The Importance of Being Literate  

We live in a world of hashtags and texting abbreviations; gleeful laughter has been replaced by “LOL”,  “carpe diem” has been killed by “YOLO”, words are being replaced by numbers 4 heaven’s sake! (That was painful, but consider my point made.) It seems I cannot go through one day without being confronted by enough grammatical atrocities to make entire graveyards of authors flip in their coffins. Just yesterday, for instance, I was looking for some insight on symbolism in Dracula and nearly fell out of my chair when I came across this question on Yahoo:

Screenshot_2014-08-29-20-41-46-1

But all of this conventional chaos is really just mildly annoying in the grand scheme of things; what makes me sad is that the people who are guilty of these word crimes have the opportunity to read and write, to explore the shelves of libraries or buy books at the store, to go to school and learn the fundamentals of language. What makes me sad is that these people, for the most part, have the opportunity to sharpen their literacy skills into tools for effective communication, but do not, simply to save a few text characters.

Many people do not have this opportunity.

32 million American adults, in fact. (http://www.huffingtonpost.com/2013/09/06/illiteracy-rate_n_3880355.html)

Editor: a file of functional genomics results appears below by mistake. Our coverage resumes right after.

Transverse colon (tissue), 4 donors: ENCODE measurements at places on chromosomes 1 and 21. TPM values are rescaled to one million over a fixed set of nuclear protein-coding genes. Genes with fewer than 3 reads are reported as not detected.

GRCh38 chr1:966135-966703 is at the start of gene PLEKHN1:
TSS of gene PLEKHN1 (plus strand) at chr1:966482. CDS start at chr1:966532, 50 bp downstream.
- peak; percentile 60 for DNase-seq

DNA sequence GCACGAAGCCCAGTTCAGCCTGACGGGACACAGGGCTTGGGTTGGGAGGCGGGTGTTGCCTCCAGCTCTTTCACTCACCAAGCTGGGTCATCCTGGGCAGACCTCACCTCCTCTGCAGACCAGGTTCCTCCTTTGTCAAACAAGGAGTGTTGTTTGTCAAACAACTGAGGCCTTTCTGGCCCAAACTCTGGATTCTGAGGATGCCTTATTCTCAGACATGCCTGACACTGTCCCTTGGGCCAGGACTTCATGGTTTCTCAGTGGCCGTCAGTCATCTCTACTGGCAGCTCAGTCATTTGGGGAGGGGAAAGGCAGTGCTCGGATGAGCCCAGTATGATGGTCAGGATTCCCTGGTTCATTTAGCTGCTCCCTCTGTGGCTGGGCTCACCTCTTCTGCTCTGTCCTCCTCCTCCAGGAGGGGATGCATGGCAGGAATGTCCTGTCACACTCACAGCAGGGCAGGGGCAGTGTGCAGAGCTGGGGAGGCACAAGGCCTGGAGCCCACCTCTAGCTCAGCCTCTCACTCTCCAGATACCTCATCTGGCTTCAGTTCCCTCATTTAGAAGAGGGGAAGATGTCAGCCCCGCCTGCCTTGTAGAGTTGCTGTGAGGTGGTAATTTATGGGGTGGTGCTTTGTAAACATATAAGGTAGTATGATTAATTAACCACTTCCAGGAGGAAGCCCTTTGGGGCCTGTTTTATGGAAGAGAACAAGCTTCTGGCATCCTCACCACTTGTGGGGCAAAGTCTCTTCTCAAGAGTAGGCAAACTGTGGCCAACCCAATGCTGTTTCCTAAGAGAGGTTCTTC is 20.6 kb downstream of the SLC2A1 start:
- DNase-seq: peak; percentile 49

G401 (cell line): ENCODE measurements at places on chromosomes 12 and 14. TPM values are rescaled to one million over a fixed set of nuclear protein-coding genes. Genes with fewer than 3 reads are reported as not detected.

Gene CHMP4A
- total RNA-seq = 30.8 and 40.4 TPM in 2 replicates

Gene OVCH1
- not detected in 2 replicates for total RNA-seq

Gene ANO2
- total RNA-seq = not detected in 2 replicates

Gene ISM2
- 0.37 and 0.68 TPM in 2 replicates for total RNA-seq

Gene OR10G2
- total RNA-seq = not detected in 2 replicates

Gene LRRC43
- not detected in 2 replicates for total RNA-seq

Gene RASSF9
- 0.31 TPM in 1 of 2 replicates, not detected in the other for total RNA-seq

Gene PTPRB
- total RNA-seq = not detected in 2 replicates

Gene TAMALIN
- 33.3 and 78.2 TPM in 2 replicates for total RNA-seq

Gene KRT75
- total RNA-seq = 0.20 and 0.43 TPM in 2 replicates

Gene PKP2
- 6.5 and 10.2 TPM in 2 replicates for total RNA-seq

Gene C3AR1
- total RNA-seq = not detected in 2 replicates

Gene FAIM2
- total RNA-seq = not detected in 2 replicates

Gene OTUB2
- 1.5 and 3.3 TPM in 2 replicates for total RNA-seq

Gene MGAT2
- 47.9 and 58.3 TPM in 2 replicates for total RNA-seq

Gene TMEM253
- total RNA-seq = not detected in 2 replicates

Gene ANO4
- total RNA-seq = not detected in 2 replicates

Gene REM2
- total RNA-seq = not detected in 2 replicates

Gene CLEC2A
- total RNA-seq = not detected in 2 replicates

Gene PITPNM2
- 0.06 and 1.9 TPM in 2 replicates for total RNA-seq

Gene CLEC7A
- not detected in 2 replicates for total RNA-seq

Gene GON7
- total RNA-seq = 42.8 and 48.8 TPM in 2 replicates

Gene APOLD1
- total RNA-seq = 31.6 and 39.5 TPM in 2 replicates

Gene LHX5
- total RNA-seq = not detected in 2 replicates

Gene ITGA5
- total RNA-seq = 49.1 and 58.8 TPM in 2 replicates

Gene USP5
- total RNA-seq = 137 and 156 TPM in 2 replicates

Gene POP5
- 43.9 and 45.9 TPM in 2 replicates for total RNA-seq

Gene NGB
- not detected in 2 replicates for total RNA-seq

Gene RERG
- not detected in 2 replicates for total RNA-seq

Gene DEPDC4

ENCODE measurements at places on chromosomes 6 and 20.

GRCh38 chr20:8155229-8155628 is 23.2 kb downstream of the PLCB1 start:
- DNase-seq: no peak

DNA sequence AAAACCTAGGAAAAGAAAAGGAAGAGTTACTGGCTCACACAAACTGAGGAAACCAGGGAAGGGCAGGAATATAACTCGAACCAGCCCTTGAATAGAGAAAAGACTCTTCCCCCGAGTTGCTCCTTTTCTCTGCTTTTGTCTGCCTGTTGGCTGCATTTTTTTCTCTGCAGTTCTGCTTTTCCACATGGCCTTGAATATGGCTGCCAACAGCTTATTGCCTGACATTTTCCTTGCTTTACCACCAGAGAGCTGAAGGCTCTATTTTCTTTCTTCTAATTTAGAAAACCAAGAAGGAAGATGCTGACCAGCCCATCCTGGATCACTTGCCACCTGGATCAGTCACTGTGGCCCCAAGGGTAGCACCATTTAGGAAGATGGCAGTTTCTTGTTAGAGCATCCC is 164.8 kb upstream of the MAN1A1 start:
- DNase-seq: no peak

Why? Poverty, broken homes, insecure social situation, etc. Do Something, an organization that seeks to involve teenagers in reaching out to other teens in need, has a list of the top eleven causes of illiteracy in America, which I highly recommend looking into:

https://www.dosomething.org/facts/11-facts-about-literacy-america   logo

But why should we care? Not being a bookworm never hurt anybody, right? WRONG. So wrong that I broke my commitment to proper conventions and used all caps. Studies show that illiteracy is associated with crime, substance abuse, unhealthy relationships, and poverty. Again, the link above provides excellent information on the effects of illiteracy.

There is another reason to care about promoting literacy, a more personal reason that I fear some may “LOL” at scornfully. It is that literacy is freedom: freedom from ignorance, freedom from helplessness. If you doubt me, just think for a moment of every great epoch in the history of humanity: words were there to propel mankind forward. John Locke’s philosophical writings changed the way we view government, Lincoln’s “Gettysburg Address” marked a turning point in the Civil War, Shakespeare set the precedent for entertainment through the centuries, Martin Luther’s “95 Theses” sparked the Protestant Reformation, Upton Sinclair saved society from impure food, C.S. Lewis revolutionized fantasy. From the first clay cuneiform to the Egyptian hieroglyphics to the Torah Scrolls to The Federalist Papers to Harry Potter. Words were- and are- there, giving flight to our imaginations, strengthening our beliefs, and preserving our ideas. If this doesn’t convince you of the necessity of literacy, perhaps this quote will: